Welcome to the Shroomery Message Board! You are experiencing a small sample of what the site has to offer. Please login or register to post messages and view our exclusive members-only content. You'll gain access to additional forums, file attachments, board customizations, encrypted private messages, and much more!
The ACLU has released a revealing new report on the suppression of dissent since the terrorist attacks of 9/11. "Freedom Under Fire: Dissent in Post-9/11 America," describes how some government officials, including local police, have gone to extraordinary lengths to squelch dissent wherever it has sprung up, drawing on a breathtaking array of tactics - from censorship and surveillance to detention, denial of due process and excessive force.
"This report clearly illustrates how dangerous it has become since the terrorist attacks of September 11 to criticize the President or his policies," said Anthony D. Romero, Executive Director of the ACLU. "Government officials and political leaders must not be allowed to chill the free and robust debate that has made the American way of life the envy of nations and its Constitution a beacon to the world."
The 18-page report finds that dissent since 9/11 has taken three principal forms: mass protests and rallies, messages on signs or clothing, and other acts of defiance by communities and individuals. Some of the most stunning abuses -- such as the compilation of political profiles of peaceful demonstrators by police in New York -- did not come to light until they were exposed and challenged by the ACLU. Read the full ACLU report "Freedom Under Fire."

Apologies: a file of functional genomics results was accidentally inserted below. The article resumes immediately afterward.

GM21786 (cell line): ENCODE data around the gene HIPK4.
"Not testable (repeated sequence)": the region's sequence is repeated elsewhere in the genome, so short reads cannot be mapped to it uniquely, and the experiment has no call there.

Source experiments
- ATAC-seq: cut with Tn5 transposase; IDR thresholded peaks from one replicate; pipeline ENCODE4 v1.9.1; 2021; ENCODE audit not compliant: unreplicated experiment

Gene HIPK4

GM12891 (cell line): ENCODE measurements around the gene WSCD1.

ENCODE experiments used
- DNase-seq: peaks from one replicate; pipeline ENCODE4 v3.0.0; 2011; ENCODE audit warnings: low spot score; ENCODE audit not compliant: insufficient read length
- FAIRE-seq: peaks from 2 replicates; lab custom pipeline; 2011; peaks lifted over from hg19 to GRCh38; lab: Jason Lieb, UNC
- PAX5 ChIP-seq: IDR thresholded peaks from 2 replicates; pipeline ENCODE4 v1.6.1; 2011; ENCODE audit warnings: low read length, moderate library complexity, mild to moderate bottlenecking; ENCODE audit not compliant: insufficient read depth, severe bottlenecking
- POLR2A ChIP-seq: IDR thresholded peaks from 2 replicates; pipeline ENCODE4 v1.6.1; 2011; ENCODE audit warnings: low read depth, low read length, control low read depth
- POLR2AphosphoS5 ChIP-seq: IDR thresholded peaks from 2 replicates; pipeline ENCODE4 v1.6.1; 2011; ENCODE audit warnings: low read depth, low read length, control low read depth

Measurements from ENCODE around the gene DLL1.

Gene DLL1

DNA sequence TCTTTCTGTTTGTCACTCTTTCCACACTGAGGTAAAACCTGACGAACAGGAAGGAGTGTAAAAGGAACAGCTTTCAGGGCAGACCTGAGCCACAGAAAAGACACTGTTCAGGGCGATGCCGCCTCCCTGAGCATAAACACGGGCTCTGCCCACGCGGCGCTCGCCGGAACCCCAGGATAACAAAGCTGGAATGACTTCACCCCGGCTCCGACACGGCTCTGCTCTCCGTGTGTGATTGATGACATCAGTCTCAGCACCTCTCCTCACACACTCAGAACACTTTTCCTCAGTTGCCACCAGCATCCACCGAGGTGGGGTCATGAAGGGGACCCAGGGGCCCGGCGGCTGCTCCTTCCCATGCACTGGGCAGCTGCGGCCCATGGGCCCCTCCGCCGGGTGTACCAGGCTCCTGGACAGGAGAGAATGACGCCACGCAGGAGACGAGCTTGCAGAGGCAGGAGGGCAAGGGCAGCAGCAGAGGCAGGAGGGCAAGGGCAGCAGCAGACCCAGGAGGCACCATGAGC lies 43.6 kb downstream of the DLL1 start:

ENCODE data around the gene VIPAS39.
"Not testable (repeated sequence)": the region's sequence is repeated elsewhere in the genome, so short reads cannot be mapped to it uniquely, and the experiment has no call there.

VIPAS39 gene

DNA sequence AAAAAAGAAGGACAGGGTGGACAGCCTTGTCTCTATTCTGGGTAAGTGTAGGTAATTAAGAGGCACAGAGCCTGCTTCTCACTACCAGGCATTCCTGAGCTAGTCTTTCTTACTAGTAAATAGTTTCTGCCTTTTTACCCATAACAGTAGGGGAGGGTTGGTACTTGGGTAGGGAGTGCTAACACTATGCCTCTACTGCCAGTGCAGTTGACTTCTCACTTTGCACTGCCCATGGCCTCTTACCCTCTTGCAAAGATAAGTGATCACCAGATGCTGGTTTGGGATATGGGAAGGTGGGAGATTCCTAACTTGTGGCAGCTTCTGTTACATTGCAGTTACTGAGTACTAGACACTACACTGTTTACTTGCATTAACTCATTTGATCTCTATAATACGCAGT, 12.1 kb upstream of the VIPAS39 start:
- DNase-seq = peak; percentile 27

"It is dangerous to be right when the government is wrong."--Voltaire
"On October 9th, 1967, Ernesto "Che" Guevara was put to death by Bolivian soldiers, trained, equipped and guided by U.S. Green Beret and CIA operatives. His execution remains a historic and controversial event; and thirty years later, the circumstances of his guerrilla foray into Bolivia, his capture, killing, and burial are still the subject of intense public interest and discussion around the world."
I'm suprised that no one had noticed we didnt have free speech before....I remember there was alledged to be a day that you didnt need to file for a permit at the courhouse to hold a rally or speak publicly....of course that permit can be refused by the issuing agent...or the sherrif....or a judge...or probably even the janitor....when did we loose free speech....
You cannot start new topics / You cannot reply to topics HTML is disabled / BBCode is enabled
Moderator: Enlil 434 topic views. 1 members, 1 guests and 7 web crawlers are browsing this forum.
[ Toggle Favorite | Print Topic | Stats ]